TW200 Forum banner

Status
Not open for further replies.
1 - 20 of 22 Posts

·
Registered
Joined
·
2,223 Posts
Discussion Starter #1
After gathering as much information as I could, I finally tackled my steering bearings. I did my Dad's TW last week, so today was my TW's turn. I searched a lot for pictures and tips on how to accomplish this task and I found some good info on this site and others, but very few pictures so I took some to share.



I welcome any advice or other things that I may have missed. Feel free to correct me if I have done something wrong. Having the service manual in front of me helped. A special thank you to darnold87 for his help.



I'll try and make this a step by step, but its almost impossible to explain every detail.



You'll need to remove everything from the front end. Headlight cowl, headlight, blinkers, speedo, forks, wheel, etc.

I lightly tapped a screw driver in the lower clamp to spread it apart so I could remove my forks.





I marked every wire by writing on a piece of tape and sticking it to the wire. Most of the connections are unique, but I just didn't want to screw anything up.





The blinker assembly comes out in one piece





Here is everything marked





The handlebars with everything attached come out as one unit (after unplugging the wiring of course)





Now, take your wrench with a 22mm socket (same socket for the axle nuts) and remove the shinny bolt on top of the upper clamp.



EDIT:

It helps if you leave at least one fork in as the upper clamp will swivel. The bolt can be undone without the fork (what I did), but leaving a fork in does help.









Now, the upper clamp should just slide up and off





Now this is what you're left with





Now, there is a special tool from Yamaha that is used to take off the ring nut. I was told its expensive and hard to find. I read that most guys use a screw driver and a hammer or a pair of large pliers. I used a screw driver and a hammer. Its really not on there all that tight.

 

·
Registered
Joined
·
2,223 Posts
Discussion Starter #2
Now, this step is crucial. The bottom clamp is heavier that it looks. You'll want to support it with one hand while you take off the ring nut with the other. If you are just going to grease your existing ball bearings, I'd advise to place a box or cart underneath the front head tube because you will lose a couple ball bearings. If you are replacing the ball bearings with roller bearings, then let the old bearings roll where they want! (steering stem already removed in this picture)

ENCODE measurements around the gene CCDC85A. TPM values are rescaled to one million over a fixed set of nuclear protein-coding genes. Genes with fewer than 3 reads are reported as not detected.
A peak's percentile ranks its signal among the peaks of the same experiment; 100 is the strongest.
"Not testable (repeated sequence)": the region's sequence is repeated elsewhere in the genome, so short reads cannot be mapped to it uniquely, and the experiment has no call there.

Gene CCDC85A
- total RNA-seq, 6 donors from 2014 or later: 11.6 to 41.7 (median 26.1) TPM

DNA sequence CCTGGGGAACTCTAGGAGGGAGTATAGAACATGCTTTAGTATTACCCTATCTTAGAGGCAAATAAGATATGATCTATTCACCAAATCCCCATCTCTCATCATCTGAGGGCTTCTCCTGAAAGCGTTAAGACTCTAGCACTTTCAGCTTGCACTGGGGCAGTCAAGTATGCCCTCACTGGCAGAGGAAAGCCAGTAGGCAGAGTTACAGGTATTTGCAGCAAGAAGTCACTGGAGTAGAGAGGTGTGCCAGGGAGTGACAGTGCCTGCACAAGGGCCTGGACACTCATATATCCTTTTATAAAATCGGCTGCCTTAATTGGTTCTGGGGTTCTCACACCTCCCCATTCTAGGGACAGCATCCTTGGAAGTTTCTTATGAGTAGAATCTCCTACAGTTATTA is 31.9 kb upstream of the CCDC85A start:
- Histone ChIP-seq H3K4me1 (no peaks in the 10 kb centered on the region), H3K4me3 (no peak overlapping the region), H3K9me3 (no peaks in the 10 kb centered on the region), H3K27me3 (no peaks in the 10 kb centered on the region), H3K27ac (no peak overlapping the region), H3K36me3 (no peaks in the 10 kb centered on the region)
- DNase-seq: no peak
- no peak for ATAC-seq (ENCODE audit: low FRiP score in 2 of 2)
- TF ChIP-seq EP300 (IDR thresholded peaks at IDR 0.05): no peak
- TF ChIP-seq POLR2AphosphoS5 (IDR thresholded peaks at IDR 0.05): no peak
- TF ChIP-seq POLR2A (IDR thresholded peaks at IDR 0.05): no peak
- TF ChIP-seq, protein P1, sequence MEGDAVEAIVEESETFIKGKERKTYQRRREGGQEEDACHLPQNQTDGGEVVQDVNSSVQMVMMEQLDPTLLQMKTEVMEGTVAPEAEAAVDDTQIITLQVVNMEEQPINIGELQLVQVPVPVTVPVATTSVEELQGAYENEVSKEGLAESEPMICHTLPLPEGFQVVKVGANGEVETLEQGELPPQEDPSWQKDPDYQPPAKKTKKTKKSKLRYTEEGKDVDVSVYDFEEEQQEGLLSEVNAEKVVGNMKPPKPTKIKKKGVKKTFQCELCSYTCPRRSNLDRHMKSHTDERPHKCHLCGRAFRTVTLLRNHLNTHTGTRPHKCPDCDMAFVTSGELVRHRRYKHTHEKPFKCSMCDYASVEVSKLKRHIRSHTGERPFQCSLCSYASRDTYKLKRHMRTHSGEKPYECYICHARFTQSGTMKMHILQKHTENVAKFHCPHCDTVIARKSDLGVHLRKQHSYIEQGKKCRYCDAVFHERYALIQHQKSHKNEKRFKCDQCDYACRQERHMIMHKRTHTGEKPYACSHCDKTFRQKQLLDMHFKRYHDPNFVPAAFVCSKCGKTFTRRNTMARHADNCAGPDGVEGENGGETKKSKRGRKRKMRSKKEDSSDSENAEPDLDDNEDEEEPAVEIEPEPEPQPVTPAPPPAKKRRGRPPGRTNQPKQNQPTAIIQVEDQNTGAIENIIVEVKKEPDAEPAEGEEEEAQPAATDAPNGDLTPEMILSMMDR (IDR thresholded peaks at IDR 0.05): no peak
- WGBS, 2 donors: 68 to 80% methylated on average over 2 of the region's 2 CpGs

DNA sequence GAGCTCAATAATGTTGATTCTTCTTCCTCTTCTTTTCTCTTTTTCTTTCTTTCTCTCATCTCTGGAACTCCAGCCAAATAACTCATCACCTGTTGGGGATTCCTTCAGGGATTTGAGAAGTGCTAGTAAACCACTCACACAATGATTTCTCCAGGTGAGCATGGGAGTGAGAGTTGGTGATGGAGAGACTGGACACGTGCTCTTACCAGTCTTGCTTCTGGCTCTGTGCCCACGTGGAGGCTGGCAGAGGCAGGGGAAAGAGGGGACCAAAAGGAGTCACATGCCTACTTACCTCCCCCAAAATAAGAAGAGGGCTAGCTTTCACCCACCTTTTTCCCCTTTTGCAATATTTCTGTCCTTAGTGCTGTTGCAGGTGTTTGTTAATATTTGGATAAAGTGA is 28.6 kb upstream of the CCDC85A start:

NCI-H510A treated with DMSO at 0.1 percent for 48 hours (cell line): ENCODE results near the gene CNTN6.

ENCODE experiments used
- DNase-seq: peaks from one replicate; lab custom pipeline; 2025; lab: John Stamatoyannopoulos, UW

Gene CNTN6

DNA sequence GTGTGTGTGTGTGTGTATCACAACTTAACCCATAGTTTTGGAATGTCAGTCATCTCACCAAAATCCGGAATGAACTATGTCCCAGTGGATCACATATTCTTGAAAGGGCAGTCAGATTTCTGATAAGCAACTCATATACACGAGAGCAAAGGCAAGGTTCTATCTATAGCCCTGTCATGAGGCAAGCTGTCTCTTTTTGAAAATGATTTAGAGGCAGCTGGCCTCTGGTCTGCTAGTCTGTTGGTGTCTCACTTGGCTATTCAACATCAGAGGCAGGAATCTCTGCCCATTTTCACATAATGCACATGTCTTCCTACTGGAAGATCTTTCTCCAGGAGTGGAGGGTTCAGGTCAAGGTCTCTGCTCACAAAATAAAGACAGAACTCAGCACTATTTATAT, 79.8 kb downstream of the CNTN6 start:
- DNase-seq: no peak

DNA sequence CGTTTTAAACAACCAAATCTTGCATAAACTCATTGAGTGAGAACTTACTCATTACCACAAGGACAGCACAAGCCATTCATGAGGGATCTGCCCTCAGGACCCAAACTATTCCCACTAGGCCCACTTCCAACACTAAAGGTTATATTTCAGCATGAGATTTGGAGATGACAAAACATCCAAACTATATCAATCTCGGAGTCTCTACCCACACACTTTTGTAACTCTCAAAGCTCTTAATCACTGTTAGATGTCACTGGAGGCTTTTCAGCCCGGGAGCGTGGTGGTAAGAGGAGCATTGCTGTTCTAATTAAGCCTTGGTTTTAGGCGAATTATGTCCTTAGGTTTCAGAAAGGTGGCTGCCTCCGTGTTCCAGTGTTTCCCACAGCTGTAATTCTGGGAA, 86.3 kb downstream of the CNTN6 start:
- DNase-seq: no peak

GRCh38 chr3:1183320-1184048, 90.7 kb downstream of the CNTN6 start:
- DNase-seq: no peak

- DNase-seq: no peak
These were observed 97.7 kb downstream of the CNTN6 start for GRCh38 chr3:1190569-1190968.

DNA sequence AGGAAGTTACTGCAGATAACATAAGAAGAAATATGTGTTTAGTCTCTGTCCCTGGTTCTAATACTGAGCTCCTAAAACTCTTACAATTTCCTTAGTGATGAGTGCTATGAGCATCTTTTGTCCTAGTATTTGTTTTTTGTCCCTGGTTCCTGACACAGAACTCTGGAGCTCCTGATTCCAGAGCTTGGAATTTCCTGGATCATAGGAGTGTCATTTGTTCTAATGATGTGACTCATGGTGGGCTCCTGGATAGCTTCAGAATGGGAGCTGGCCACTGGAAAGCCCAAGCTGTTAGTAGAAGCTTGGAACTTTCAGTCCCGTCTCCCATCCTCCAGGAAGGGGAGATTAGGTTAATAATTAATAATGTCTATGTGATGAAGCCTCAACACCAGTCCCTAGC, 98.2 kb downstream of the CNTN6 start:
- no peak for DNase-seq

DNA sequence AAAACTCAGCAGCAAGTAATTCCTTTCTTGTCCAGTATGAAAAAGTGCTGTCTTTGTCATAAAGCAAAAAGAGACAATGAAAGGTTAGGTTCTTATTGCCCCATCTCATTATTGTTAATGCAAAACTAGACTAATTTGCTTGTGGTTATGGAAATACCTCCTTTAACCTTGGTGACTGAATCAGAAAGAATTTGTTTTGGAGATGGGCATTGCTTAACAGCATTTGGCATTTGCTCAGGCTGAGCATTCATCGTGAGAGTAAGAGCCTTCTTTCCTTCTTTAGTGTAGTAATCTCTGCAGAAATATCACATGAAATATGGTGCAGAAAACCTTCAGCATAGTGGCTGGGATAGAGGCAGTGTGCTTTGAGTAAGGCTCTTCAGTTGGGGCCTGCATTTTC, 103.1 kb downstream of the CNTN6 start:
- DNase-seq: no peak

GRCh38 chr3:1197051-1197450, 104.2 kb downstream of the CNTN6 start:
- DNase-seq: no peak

And this is what slides down and out of the head tube.





This is what the top of the head tube looks like. You'll reuse the ring nut and the cup shaped washer thing underneath it.





Underneath the cupped washer is another washer and under that are the bearings laying in their race.





Now, take a chisel and gently tap off the lower race thats stuck on the bottom clamp. Take your time, it will come off. Work your way around it.







It will eventually come up and you can slide of off but keep it, we'll use it in a little bit.









Now, we need to remove the old races in the head tube. I had a bar laying around that I used. Its about a foot long which is almost too long, but it worked fine. Put in in from the top and lightly catch a side of the old race. Work your way around the race while lightly tapping with a hammer.





This is what will come out.

 

·
Registered
Joined
·
2,223 Posts
Discussion Starter #3
Now do the same thing to the upper one. Watch out because the upper one likes to fly. Mine landed about 10 feet away.